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Help With Net Force Formula and Newton's Second Law

  1. Mar 26, 2009 #1
    1. The problem statement, all variables and given/known data
    1. Compare the mass of the system to the slope. Does your data support Newton's Second Law?

    2. Using the words "directly" or "indirectly" briefly explain how force, mass, and acceleration are related to each other, making specific references to the parts of the Fletcher's apparatus used in this lab.

    The mass of the system is 2.7kg, while the slope of the best fit line (Fn on y-axis and a on x-axis) is 2.5kg.

    2. Relevant equations
    Fnet = ma

    3. The attempt at a solution
    For 1., I stated that my best fit line was close to the actual mass of the system. However, I don't understand how to explain the second part regarding Newton's Second Law.

    2. It was obvious to me that force was directly proportional to force and mass, both theoreticall and experimentally. However, I ran into trouble when I was comparing mass and acceleration. Although they should be inversely proportional from the formula (multiplying and same side of equation), both increase at the same time (although non-linear) from the experimental data.

  2. jcsd
  3. Mar 26, 2009 #2


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    Homework Helper

    Do you have a graph of F vs a? If so, you must decide whether or not a straight line fits the data points to within the accuracy of the experiment (error bars?) and whether the slope of the line is equal to the mass to within the accuracy of the experiment (would a line of slope m fit most of the error bars?) and the y-intercept is zero (to within ...). Only if all three conditions are met can you say that
    y = mx + b --> F = ma
  4. Mar 26, 2009 #3
    The line of best fit is a straight line. The equation of the line of best fit, calculated using linear regression, is y = 2.42x + 0.21. The slope from graphing the data is 2.5kg.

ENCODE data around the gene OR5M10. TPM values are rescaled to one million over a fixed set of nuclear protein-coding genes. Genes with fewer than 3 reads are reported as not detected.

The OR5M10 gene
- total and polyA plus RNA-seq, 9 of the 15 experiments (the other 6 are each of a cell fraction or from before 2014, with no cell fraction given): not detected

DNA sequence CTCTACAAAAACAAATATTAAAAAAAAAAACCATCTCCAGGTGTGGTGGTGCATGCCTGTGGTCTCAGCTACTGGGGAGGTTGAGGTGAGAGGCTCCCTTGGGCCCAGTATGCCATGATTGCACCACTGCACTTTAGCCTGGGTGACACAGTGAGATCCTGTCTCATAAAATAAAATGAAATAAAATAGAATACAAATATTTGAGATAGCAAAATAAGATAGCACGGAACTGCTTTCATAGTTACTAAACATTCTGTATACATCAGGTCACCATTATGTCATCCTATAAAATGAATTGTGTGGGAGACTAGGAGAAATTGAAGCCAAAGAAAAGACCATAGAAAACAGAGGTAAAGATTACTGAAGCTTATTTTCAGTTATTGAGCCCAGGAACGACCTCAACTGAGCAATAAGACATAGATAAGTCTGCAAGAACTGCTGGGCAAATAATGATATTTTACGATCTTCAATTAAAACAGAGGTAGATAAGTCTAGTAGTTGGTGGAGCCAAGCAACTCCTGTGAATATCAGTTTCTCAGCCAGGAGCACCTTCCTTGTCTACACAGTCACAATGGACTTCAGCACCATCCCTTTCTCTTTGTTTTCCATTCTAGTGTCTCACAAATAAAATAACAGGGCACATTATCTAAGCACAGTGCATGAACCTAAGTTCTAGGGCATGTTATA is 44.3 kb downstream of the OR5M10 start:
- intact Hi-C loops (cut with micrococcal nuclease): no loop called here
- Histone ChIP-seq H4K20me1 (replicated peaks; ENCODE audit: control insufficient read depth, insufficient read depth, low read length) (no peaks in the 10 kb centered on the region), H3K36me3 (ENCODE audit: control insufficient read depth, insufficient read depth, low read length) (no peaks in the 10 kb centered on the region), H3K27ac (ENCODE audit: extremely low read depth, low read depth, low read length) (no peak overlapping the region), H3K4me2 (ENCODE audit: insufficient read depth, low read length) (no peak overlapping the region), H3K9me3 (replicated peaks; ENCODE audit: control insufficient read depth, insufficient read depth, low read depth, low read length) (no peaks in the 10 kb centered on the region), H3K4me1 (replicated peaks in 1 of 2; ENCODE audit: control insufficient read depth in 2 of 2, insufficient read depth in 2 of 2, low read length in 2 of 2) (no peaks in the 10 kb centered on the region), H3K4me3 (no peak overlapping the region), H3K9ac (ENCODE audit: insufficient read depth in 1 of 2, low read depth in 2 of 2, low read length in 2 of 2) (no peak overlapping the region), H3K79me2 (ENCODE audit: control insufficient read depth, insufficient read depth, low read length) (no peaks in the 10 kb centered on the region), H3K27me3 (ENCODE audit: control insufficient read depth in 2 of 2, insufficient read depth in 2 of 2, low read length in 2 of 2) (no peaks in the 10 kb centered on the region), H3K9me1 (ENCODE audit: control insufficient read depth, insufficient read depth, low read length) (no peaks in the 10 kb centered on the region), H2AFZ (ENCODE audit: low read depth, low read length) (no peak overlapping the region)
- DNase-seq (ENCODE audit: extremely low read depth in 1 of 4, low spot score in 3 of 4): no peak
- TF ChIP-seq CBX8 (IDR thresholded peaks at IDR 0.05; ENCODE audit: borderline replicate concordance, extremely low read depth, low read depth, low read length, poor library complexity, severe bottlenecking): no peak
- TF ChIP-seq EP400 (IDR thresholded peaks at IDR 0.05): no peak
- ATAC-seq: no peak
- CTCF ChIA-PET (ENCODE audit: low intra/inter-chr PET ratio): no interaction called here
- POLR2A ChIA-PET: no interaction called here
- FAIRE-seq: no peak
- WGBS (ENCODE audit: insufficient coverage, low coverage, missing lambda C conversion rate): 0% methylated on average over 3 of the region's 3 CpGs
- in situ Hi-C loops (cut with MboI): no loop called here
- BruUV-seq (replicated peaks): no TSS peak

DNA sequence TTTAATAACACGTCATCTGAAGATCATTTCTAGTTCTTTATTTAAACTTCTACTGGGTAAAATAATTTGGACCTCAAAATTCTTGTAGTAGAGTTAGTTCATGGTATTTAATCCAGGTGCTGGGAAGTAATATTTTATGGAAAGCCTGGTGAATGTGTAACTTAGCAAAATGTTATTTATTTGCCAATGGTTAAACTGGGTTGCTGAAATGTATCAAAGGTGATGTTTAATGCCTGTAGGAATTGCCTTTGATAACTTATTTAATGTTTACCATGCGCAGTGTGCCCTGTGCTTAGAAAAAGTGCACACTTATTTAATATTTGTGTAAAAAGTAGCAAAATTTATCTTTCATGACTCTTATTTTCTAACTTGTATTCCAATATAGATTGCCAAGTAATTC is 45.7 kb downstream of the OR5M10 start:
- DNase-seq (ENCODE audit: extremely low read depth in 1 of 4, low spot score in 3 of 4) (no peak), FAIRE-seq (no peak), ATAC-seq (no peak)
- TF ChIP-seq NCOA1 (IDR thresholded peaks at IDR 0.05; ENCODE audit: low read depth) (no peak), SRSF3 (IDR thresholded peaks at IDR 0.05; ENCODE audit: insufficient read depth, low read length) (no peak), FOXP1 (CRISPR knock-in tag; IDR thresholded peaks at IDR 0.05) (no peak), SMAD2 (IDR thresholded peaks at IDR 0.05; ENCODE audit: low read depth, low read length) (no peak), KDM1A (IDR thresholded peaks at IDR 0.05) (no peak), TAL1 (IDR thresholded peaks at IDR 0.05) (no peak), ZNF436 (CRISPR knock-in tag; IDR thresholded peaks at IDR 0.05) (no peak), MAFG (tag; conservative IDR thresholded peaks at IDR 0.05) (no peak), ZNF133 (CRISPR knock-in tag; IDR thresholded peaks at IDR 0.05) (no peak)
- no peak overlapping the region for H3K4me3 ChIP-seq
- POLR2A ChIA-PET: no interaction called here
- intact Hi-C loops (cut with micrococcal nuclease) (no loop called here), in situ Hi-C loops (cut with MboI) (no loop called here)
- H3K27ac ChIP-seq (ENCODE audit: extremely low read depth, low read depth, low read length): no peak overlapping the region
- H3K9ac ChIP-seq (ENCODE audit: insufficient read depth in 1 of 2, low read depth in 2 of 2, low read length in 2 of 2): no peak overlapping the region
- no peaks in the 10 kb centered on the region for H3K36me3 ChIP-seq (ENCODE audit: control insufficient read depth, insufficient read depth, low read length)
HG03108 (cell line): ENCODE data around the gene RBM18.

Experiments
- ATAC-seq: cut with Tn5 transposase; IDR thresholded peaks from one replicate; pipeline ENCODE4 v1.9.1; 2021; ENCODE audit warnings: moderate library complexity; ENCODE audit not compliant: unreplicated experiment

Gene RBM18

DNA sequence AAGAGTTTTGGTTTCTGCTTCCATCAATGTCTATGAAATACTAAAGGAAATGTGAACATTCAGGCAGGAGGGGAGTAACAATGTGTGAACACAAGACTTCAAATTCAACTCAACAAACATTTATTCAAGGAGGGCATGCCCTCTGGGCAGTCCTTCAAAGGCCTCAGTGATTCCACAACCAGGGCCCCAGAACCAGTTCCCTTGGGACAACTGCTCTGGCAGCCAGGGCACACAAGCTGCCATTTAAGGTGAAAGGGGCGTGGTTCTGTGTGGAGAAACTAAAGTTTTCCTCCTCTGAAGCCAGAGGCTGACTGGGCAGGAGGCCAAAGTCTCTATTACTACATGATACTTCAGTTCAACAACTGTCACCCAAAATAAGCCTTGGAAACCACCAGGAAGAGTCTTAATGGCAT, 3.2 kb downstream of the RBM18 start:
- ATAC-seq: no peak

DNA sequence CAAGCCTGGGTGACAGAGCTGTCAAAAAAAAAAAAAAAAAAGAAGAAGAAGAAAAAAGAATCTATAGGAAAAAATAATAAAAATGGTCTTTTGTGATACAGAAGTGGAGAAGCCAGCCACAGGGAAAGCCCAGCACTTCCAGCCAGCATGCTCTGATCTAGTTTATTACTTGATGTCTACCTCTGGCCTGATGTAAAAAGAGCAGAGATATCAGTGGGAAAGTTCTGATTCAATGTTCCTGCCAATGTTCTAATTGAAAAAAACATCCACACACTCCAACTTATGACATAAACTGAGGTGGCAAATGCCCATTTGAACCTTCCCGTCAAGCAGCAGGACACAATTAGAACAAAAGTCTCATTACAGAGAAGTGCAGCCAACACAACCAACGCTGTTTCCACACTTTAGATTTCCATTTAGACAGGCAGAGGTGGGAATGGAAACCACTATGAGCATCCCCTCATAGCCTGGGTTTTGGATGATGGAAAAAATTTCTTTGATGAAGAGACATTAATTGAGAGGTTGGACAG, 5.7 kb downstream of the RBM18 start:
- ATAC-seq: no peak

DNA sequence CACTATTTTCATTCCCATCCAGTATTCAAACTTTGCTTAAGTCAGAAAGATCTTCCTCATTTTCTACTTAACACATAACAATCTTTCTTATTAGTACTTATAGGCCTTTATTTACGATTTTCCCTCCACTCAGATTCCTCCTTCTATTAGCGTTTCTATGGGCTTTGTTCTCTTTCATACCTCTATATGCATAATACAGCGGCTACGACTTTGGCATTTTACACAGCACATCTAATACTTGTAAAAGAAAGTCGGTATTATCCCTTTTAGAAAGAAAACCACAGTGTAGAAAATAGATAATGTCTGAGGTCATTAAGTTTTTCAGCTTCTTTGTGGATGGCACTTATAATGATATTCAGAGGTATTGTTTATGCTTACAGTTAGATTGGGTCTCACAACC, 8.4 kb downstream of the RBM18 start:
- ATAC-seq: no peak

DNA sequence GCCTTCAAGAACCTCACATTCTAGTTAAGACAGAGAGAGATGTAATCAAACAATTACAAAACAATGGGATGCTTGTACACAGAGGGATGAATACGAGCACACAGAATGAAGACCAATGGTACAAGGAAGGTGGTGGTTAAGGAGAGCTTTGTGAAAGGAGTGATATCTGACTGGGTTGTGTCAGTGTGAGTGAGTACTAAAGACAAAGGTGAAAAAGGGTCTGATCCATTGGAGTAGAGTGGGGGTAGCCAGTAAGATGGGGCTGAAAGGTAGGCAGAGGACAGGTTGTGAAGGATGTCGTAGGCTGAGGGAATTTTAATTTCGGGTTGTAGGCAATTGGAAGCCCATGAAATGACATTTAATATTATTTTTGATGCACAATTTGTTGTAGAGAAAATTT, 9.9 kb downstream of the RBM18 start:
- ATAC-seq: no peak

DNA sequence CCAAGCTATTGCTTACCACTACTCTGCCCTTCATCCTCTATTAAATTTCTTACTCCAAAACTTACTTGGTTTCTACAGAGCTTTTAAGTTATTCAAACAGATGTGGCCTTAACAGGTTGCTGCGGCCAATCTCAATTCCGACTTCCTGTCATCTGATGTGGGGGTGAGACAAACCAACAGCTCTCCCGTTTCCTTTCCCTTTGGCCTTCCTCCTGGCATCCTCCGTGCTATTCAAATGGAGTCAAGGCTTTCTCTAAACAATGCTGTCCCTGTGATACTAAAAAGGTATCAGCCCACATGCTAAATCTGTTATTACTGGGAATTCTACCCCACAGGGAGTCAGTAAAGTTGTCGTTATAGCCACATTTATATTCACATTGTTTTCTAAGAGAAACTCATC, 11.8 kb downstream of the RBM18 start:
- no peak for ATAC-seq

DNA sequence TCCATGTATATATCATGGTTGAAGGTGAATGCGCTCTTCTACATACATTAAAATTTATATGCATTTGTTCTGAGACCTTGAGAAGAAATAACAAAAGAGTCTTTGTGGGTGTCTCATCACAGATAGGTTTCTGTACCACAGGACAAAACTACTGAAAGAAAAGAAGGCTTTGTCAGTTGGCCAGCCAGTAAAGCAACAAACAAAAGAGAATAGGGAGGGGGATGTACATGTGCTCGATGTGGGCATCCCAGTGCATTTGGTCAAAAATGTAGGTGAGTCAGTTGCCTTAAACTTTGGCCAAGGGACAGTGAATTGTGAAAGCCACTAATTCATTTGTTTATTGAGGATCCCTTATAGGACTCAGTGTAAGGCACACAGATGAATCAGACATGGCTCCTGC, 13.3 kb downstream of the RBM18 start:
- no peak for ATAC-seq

5. Mar 27, 2009 #4


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    Accuracy of the data? When you measured the force, what measuring device did you use? How accurate is it? How accurately did you record the force? If you have reasonably good equipment, the recording accuracy is a pretty good estimate. For example, if you recorded the force to the nearest tenth of a Newton then plus or minus 0.05 N is a reasonable estimate.

    How did you measure acceleration? A typical method is to record dots on tape every tenth of a second and measure the distance between dots to the nearest mm. Assuming that the timing is pretty accurate, the main inaccuracy comes from rounding the distance. For example, if each distance measurement is plus/minus .05 cm then the delta d is twice that - 0.1 cm. Doing v = d/t where t is 0.1 seconds gives you plus or minus 1 cm/s. Delta v is plus/minus 2 cm/s. and acceleration = delta v divided by 0.1 s is plus/minus 20 cm/s.

    If you put in vertical error bars for the force error and horizontal error bars for the acceleration error, then you will be able to say whether or not your straight line fits the data points to with their error bars representing the accuracy of measurement.

    Bear in mind that you can never "prove" any physics law or formula. The best you can say is that it fits the experimental data to within its measurement accuracy. Some say you try your best to disprove it and if you fail it stays on the books for a more accurate test later.
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